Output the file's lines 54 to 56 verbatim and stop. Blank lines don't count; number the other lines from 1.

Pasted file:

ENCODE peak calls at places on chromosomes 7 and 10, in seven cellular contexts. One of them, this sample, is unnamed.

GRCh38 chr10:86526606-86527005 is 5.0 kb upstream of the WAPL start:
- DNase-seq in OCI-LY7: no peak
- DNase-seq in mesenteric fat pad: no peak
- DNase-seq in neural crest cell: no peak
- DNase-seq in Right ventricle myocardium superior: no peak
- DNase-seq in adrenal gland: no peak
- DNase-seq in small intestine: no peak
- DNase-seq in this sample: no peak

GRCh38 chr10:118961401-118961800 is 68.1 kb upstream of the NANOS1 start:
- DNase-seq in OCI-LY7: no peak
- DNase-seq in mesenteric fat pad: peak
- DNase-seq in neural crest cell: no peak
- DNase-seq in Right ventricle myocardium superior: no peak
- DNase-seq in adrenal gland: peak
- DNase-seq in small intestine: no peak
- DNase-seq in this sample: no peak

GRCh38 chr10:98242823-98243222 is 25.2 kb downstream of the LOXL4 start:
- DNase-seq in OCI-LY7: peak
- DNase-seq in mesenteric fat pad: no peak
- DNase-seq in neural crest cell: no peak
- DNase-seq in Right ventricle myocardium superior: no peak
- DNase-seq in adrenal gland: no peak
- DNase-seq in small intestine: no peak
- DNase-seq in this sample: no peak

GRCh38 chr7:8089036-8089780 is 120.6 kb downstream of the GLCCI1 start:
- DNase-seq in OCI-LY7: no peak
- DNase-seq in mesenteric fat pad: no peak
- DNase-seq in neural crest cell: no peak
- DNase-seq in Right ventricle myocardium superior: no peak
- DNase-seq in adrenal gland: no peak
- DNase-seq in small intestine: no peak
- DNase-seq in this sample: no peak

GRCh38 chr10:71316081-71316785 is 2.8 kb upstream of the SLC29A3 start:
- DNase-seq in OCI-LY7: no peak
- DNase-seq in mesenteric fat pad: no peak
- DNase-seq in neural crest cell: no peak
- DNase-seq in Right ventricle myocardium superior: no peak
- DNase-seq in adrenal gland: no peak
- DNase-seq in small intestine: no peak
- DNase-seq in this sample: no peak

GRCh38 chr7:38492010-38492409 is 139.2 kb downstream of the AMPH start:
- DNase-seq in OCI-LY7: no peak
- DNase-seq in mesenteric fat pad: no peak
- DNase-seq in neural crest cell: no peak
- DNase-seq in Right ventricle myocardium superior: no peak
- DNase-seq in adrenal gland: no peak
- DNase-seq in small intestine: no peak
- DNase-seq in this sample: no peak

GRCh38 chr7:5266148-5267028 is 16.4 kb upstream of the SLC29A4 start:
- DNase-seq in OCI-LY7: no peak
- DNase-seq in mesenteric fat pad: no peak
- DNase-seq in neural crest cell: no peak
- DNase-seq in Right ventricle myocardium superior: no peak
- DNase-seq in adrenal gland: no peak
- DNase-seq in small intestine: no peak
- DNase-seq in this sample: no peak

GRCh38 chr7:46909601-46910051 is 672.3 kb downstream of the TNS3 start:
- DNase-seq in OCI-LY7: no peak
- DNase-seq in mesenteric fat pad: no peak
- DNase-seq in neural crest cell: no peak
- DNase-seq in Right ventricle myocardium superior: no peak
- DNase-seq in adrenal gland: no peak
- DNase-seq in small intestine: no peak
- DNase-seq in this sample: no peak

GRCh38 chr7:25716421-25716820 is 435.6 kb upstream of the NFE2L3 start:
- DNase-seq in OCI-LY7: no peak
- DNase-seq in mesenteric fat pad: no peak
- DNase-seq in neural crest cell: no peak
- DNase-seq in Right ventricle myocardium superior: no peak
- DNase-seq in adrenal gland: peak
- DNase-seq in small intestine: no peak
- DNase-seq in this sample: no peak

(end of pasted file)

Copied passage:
- DNase-seq in Right ventricle myocardium superior: no peak
- DNase-seq in adrenal gland: no peak
- DNase-seq in small intestine: no peak